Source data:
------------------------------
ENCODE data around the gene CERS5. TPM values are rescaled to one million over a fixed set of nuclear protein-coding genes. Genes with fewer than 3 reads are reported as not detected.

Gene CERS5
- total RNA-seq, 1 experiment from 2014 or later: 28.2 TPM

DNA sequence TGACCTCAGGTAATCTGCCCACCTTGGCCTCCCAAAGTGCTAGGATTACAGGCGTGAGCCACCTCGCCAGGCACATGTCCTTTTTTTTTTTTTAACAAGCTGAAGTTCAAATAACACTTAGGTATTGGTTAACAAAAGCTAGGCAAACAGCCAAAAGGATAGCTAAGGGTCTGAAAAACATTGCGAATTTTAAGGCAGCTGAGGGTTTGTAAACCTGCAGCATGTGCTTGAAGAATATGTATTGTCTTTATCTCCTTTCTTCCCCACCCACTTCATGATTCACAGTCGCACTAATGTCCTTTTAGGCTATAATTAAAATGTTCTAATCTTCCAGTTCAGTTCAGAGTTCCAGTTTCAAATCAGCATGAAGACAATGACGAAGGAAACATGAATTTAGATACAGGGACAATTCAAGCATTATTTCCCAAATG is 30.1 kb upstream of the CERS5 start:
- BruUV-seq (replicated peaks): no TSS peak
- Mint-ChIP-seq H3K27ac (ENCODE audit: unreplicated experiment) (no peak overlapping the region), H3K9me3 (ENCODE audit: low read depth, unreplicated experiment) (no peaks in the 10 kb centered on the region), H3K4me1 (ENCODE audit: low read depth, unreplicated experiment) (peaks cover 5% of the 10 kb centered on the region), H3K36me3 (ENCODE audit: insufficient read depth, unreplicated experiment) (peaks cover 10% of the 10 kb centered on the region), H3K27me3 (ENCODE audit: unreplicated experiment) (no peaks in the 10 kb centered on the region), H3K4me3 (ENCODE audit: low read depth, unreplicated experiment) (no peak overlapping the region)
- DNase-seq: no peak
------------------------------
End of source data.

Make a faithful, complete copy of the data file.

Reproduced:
ENCODE data around the gene CERS5. TPM values are rescaled to one million over a fixed set of nuclear protein-coding genes. Genes with fewer than 3 reads are reported as not detected.

Gene CERS5
- total RNA-seq, 1 experiment from 2014 or later: 28.2 TPM

DNA sequence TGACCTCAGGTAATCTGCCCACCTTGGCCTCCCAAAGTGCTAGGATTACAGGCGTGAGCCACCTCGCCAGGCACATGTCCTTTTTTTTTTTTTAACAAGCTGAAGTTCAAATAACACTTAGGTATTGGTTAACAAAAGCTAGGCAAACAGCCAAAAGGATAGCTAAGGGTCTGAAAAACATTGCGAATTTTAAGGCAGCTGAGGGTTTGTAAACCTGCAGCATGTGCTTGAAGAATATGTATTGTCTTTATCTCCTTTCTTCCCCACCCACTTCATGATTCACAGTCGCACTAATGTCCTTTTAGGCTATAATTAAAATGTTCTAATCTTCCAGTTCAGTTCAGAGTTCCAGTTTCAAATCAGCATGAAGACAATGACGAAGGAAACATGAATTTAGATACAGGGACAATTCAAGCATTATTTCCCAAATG is 30.1 kb upstream of the CERS5 start:
- BruUV-seq (replicated peaks): no TSS peak
- Mint-ChIP-seq H3K27ac (ENCODE audit: unreplicated experiment) (no peak overlapping the region), H3K9me3 (ENCODE audit: low read depth, unreplicated experiment) (no peaks in the 10 kb centered on the region), H3K4me1 (ENCODE audit: low read depth, unreplicated experiment) (peaks cover 5% of the 10 kb centered on the region), H3K36me3 (ENCODE audit: insufficient read depth, unreplicated experiment) (peaks cover 10% of the 10 kb centered on the region), H3K27me3 (ENCODE audit: unreplicated experiment) (no peaks in the 10 kb centered on the region), H3K4me3 (ENCODE audit: low read depth, unreplicated experiment) (no peak overlapping the region)
- DNase-seq: no peak